Use clamps to hold the workpieces together to ensure the joint stays in place while the glue dries. It’s crucial to place clamps correctly to prevent the joint from shifting.

Driving pocket hole screws

Once the glue has dried, it’s time to drive in the pocket hole screws. Use a drill or driver with a clutch setting to avoid overdriving the screws and causing the joint to split.

Ensuring solid and square joints

To ensure that your joints are solid and square, use a square to check that the workpieces are at a 90-degree angle to each other.

If the joint is not fair, use a clamp to adjust the position of the workpiece before driving in the screws. It’s also essential to choose the right length of screws for the thickness of the workpiece.

Using a screw that’s too long can cause the joint to split, while using one that’s too short will not provide enough strength.

Troubleshooting Common Issues

Even though pocket holes are an efficient and quick way to combine wood pieces, you might face some common issues that need help with while drilling pocket holes.

Preventing tear-out and splintering

To prevent tear-out and splintering, use a backer board behind the workpiece while drilling. The backer board will support the workpiece and prevent tear-out or splintering from occurring.

Using a sharp drill bit is also crucial for preventing tear-out and splintering. Always use a sharp drill bit and replace it when necessary.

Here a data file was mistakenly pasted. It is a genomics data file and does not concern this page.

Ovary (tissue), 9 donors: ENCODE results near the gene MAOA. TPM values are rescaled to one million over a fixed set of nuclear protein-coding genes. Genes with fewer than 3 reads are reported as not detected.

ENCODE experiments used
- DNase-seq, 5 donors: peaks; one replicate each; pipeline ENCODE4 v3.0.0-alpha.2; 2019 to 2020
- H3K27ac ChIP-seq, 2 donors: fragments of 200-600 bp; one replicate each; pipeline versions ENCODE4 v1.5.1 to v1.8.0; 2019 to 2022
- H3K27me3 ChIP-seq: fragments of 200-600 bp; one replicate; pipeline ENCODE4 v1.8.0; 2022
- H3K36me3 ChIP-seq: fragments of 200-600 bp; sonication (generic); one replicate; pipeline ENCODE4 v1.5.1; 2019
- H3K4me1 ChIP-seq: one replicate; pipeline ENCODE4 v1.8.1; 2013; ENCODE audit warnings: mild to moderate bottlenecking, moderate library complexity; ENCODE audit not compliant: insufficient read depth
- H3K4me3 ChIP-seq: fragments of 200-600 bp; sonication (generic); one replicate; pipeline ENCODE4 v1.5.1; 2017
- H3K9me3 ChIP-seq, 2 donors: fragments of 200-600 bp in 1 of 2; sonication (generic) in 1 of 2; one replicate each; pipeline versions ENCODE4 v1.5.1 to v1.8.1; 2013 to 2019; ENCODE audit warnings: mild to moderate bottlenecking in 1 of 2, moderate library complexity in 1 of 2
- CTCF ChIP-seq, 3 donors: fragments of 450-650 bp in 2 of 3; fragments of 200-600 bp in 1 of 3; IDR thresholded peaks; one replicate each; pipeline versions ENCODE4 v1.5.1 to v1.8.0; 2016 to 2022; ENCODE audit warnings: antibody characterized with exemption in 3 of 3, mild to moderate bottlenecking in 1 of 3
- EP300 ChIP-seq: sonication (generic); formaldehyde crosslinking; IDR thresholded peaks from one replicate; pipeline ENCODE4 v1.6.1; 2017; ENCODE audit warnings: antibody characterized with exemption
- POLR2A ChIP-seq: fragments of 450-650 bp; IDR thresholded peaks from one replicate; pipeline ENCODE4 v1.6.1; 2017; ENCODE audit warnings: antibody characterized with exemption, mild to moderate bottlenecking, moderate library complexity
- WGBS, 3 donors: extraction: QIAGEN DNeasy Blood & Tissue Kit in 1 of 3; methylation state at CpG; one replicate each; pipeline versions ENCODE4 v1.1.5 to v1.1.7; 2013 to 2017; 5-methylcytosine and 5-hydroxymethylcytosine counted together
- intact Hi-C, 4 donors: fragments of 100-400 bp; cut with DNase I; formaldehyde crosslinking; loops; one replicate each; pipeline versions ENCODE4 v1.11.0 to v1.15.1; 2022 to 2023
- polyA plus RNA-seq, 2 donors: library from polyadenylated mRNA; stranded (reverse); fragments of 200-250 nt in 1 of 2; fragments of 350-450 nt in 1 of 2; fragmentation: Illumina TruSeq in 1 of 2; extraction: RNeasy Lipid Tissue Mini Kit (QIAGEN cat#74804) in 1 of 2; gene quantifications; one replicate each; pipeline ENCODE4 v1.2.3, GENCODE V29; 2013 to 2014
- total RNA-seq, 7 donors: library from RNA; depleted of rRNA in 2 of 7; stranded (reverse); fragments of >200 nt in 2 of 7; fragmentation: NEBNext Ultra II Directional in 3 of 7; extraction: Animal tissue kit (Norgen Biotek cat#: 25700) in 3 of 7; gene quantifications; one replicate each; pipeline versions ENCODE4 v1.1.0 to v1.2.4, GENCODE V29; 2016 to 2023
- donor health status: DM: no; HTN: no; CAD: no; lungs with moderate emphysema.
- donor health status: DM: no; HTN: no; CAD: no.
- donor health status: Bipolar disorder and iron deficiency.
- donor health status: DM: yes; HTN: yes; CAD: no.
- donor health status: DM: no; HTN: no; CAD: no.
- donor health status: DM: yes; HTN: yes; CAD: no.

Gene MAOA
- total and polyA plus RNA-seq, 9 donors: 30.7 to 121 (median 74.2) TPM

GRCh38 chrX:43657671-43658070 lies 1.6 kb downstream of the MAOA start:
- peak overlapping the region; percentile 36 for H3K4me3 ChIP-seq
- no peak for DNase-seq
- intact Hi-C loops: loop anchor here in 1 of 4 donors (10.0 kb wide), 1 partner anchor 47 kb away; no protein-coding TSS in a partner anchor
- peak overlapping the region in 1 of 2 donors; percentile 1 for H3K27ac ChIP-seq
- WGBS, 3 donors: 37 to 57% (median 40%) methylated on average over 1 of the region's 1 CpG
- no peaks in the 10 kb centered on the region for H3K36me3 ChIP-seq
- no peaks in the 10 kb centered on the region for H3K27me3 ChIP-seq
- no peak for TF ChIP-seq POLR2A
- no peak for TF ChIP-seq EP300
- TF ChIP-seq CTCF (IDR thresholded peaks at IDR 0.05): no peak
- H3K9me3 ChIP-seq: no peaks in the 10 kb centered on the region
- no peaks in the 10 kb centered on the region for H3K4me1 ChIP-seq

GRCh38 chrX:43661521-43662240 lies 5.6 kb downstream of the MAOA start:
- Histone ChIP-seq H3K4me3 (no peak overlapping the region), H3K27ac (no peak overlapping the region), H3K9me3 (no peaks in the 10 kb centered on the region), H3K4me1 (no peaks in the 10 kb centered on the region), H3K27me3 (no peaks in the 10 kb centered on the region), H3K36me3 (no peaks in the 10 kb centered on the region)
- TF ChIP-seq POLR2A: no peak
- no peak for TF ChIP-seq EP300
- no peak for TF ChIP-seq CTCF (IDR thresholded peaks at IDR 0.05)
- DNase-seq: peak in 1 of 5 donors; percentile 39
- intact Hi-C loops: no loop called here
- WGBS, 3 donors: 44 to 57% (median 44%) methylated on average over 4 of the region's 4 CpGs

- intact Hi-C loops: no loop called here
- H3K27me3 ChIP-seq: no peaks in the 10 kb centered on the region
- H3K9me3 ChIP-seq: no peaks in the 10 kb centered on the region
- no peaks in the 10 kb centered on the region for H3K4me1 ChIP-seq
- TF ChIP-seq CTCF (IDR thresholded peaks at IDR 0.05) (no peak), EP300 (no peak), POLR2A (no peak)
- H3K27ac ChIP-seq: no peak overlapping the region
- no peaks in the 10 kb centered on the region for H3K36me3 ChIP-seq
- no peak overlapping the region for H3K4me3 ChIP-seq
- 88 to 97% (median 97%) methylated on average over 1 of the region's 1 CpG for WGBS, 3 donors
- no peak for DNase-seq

Resolving issues with screw length and penetration

To avoid this issue, make sure you choose the right screw length based on the thickness of the workpiece.

You can also use a depth collar on the drill bit to control the pocket hole’s depth, ensuring that the screw is the correct length and penetrates the workpiece properly.


As we come to the end of this blog, let’s take a moment to review the key points we’ve covered on how to drill pocket holes.

Pocket-hole joinery is a versatile and efficient method of joining wood that can enhance the quality and durability of your woodworking projects.

You can create solid and seamless joints quickly and easily by following the steps we’ve outlined.

Remember to choose the right pocket hole jig for your project and adjust it to the appropriate settings.

Use the right type and size of screw, and drill the pocket hole at the correct angle and depth. Finally, use glue and clamps to ensure a tight and secure joint.

Incorporating pocket hole joinery into your woodworking projects can help you take your skills to the next level and create high-quality, professional-looking pieces.